In the beginning, Nokia and Intel were working on separate mobile OSs: Maemo and Moblin. In 2010, the two decided to combine them into MeeGo under the auspices of the Linux Foundation. A little earlier, in 2009, Samsung started work on its mobile Linux operating system: Bada.
So far, so good, despite the messy development history. As time went on, it became harder and harder to see exactly where Tizen was going, if anywhere. The plan, it seemed, was to develop a third-party alternative to Android, but everything else about Tizen was foggy.
So, here we are in mid-2014 and Samsung itself is now pulling back from releasing a Tizen phone.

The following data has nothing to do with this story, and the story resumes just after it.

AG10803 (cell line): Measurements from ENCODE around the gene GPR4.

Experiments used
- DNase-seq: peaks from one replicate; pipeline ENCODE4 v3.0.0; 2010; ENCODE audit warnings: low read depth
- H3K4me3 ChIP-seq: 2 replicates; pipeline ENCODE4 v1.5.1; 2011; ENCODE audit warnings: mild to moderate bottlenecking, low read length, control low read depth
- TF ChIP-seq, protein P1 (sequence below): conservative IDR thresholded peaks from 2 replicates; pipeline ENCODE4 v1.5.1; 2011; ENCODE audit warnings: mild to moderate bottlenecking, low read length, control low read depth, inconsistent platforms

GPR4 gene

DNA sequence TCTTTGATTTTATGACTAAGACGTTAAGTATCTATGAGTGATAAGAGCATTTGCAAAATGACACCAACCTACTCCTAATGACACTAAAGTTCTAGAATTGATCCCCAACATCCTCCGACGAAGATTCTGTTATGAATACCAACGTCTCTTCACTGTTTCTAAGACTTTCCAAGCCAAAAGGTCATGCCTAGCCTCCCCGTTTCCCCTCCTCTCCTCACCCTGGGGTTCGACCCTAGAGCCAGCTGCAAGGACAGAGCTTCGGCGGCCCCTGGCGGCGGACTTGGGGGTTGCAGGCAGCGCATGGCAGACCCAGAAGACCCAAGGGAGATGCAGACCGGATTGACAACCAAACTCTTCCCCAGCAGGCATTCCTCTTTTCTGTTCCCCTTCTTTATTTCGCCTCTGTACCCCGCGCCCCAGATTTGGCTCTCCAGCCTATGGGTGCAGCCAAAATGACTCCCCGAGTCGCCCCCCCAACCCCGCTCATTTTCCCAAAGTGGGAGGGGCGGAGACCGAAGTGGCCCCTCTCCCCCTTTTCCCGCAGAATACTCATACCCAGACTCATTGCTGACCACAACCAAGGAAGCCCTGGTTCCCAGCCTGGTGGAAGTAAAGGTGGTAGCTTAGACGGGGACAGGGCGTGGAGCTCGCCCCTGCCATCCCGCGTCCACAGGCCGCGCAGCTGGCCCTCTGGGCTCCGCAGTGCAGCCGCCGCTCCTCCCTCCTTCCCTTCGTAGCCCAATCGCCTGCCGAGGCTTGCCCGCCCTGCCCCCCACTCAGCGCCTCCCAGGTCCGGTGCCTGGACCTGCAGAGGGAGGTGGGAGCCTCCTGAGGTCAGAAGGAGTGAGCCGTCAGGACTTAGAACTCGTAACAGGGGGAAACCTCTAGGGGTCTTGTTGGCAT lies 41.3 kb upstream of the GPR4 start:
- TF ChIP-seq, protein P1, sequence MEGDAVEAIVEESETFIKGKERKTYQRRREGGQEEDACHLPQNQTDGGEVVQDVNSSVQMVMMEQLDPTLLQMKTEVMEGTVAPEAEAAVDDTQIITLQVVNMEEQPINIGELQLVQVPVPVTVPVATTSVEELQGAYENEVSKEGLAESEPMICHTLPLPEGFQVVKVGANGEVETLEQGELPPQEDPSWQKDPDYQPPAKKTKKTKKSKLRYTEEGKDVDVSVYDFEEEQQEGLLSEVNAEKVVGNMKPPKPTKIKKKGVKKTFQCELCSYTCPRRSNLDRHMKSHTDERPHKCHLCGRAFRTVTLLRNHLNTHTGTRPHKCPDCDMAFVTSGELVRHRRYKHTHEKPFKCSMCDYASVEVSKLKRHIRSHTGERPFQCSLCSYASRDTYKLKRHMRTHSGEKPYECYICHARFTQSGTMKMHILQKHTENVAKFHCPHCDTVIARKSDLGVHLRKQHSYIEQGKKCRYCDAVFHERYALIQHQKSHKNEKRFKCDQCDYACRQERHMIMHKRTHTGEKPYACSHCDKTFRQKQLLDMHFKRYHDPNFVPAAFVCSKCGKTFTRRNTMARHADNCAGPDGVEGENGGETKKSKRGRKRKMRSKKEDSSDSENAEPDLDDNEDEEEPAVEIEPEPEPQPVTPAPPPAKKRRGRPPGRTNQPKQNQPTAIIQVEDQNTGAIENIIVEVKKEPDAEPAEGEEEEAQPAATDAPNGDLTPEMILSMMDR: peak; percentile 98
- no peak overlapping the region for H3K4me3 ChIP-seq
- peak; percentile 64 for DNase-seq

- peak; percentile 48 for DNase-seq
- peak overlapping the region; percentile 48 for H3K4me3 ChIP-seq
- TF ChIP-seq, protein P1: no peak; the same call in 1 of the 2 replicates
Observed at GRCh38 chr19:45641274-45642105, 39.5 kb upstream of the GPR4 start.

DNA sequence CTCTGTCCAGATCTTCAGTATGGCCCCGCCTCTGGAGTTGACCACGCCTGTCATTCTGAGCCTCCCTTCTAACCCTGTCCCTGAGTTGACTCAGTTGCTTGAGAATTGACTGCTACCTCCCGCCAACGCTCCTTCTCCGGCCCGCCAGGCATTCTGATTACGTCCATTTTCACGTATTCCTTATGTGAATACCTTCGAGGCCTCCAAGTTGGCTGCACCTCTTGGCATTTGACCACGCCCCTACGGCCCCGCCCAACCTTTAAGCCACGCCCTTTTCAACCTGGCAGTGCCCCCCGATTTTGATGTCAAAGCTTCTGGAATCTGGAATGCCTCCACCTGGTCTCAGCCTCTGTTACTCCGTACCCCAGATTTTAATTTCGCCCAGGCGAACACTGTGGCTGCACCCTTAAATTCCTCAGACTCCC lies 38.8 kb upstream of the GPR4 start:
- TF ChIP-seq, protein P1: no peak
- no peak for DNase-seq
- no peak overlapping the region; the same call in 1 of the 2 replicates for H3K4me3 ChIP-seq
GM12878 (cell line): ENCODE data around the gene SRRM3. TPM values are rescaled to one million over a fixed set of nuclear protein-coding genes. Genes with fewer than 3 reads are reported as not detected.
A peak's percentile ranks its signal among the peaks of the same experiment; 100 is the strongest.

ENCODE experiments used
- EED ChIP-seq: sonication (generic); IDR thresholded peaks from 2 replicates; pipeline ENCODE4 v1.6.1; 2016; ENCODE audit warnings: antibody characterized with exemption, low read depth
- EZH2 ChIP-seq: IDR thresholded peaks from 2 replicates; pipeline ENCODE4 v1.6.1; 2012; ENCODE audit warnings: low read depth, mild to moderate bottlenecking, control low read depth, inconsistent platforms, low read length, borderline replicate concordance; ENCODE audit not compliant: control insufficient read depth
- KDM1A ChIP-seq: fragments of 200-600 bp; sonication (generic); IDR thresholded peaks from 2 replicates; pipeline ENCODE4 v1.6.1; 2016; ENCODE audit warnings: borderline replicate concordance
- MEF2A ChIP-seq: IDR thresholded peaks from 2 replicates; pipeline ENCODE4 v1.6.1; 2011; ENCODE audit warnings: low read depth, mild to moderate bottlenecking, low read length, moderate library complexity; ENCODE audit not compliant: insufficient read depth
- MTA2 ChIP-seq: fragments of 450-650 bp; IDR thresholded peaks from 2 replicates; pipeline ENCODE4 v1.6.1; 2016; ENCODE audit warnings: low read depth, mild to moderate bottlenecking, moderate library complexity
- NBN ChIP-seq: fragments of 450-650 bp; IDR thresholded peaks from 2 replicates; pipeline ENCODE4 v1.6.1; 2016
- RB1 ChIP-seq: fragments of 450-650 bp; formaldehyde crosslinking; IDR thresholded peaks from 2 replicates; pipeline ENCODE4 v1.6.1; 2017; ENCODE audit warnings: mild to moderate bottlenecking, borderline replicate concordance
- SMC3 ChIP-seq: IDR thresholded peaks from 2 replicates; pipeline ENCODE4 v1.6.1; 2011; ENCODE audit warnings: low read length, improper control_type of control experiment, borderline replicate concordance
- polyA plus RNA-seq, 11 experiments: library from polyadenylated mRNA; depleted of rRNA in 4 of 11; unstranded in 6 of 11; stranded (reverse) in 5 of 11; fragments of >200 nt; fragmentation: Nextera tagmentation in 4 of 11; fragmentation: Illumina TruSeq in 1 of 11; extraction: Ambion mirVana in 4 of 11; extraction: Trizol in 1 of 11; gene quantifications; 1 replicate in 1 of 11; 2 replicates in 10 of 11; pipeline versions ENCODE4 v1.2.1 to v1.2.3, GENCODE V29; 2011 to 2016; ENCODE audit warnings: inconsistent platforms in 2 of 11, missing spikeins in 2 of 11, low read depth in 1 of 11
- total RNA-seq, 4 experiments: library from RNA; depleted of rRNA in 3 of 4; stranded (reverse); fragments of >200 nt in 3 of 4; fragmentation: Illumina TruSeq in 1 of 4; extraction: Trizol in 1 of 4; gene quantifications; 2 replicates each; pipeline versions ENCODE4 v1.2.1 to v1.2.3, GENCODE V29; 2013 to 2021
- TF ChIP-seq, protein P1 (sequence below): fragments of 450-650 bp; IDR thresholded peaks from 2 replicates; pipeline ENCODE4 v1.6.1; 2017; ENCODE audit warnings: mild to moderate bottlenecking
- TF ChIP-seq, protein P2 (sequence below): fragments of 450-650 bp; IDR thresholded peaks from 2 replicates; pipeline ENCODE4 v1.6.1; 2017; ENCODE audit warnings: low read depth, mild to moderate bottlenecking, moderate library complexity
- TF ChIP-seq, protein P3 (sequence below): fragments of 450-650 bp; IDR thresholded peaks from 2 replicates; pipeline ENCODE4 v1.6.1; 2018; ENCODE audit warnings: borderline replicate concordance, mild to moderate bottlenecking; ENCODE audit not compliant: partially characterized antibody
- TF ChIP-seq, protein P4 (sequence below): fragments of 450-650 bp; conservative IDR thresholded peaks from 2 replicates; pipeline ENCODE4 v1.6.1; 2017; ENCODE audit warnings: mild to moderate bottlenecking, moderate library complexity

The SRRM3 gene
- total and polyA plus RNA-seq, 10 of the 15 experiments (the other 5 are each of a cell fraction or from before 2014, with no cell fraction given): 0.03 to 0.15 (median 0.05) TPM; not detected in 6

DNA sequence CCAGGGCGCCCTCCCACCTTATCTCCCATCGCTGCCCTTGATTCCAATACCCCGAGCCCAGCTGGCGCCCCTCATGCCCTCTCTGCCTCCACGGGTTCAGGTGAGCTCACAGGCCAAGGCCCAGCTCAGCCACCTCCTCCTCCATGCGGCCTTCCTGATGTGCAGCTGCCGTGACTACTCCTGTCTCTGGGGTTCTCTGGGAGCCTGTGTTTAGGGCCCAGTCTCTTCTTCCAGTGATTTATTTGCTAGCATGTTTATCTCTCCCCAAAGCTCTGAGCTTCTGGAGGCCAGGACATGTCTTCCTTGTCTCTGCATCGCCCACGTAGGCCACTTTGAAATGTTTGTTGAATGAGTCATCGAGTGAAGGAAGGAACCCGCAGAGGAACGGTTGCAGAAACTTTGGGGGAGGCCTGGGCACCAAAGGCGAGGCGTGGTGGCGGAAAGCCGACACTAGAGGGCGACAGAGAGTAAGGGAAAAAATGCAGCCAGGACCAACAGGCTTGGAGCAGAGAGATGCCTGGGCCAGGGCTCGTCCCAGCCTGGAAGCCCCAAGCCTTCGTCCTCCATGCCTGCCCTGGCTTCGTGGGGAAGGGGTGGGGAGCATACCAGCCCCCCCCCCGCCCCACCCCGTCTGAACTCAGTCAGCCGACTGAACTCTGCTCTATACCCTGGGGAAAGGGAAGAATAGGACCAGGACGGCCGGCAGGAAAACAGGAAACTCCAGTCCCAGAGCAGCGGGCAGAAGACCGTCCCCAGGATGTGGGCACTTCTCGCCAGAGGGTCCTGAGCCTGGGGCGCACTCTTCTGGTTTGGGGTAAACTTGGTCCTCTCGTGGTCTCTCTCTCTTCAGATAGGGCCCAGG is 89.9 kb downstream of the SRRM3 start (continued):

Stick a fork in it, Tizen's done.
And, realistically, why should Samsung support a third-party operating system even if it's their own? According to IDC's smartphone market numbers, Samsung is the top smartphone vendor, selling 30.2 percent of all smartphones. All of them run Android. Samsung smartphones outsell Apple's iPhone by more than two to one whether you measure it by market percentage or units sold.
So tell me, why exactly would Samsung want to disrupt the market? I can't think of any reasons. Can you?